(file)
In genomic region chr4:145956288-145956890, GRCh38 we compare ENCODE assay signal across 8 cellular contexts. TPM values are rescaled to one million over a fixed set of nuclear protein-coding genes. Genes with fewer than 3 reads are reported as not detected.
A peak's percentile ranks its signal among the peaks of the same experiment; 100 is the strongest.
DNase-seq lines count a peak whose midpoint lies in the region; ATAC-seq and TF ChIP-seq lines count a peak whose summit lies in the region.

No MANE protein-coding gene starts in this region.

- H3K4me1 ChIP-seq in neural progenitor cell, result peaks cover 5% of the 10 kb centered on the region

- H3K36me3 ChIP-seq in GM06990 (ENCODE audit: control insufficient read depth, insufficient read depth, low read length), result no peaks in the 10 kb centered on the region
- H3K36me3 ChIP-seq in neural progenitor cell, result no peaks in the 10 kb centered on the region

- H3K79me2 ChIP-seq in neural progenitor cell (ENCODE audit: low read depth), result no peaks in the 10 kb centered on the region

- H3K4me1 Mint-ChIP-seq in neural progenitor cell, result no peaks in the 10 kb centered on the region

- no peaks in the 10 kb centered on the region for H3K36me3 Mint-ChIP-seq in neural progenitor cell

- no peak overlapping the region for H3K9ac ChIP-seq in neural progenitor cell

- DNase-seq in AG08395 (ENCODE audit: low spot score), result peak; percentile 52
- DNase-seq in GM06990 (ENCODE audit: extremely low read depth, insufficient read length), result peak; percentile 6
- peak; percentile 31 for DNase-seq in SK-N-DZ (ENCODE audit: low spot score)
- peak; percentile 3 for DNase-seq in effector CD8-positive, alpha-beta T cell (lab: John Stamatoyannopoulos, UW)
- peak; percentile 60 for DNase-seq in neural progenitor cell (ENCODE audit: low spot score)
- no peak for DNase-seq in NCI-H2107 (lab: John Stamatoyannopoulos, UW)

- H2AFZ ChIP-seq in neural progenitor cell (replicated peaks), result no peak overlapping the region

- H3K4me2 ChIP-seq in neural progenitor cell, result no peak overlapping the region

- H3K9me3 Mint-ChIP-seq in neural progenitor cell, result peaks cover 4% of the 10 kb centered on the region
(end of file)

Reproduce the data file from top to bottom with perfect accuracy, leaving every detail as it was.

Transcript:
In genomic region chr4:145956288-145956890, GRCh38 we compare ENCODE assay signal across 8 cellular contexts. TPM values are rescaled to one million over a fixed set of nuclear protein-coding genes. Genes with fewer than 3 reads are reported as not detected.
A peak's percentile ranks its signal among the peaks of the same experiment; 100 is the strongest.
DNase-seq lines count a peak whose midpoint lies in the region; ATAC-seq and TF ChIP-seq lines count a peak whose summit lies in the region.

No MANE protein-coding gene starts in this region.

- H3K4me1 ChIP-seq in neural progenitor cell, result peaks cover 5% of the 10 kb centered on the region

- H3K36me3 ChIP-seq in GM06990 (ENCODE audit: control insufficient read depth, insufficient read depth, low read length), result no peaks in the 10 kb centered on the region
- H3K36me3 ChIP-seq in neural progenitor cell, result no peaks in the 10 kb centered on the region

- H3K79me2 ChIP-seq in neural progenitor cell (ENCODE audit: low read depth), result no peaks in the 10 kb centered on the region

- H3K4me1 Mint-ChIP-seq in neural progenitor cell, result no peaks in the 10 kb centered on the region

- no peaks in the 10 kb centered on the region for H3K36me3 Mint-ChIP-seq in neural progenitor cell

- no peak overlapping the region for H3K9ac ChIP-seq in neural progenitor cell

- DNase-seq in AG08395 (ENCODE audit: low spot score), result peak; percentile 52
- DNase-seq in GM06990 (ENCODE audit: extremely low read depth, insufficient read length), result peak; percentile 6
- peak; percentile 31 for DNase-seq in SK-N-DZ (ENCODE audit: low spot score)
- peak; percentile 3 for DNase-seq in effector CD8-positive, alpha-beta T cell (lab: John Stamatoyannopoulos, UW)
- peak; percentile 60 for DNase-seq in neural progenitor cell (ENCODE audit: low spot score)
- no peak for DNase-seq in NCI-H2107 (lab: John Stamatoyannopoulos, UW)

- H2AFZ ChIP-seq in neural progenitor cell (replicated peaks), result no peak overlapping the region

- H3K4me2 ChIP-seq in neural progenitor cell, result no peak overlapping the region

- H3K9me3 Mint-ChIP-seq in neural progenitor cell, result peaks cover 4% of the 10 kb centered on the region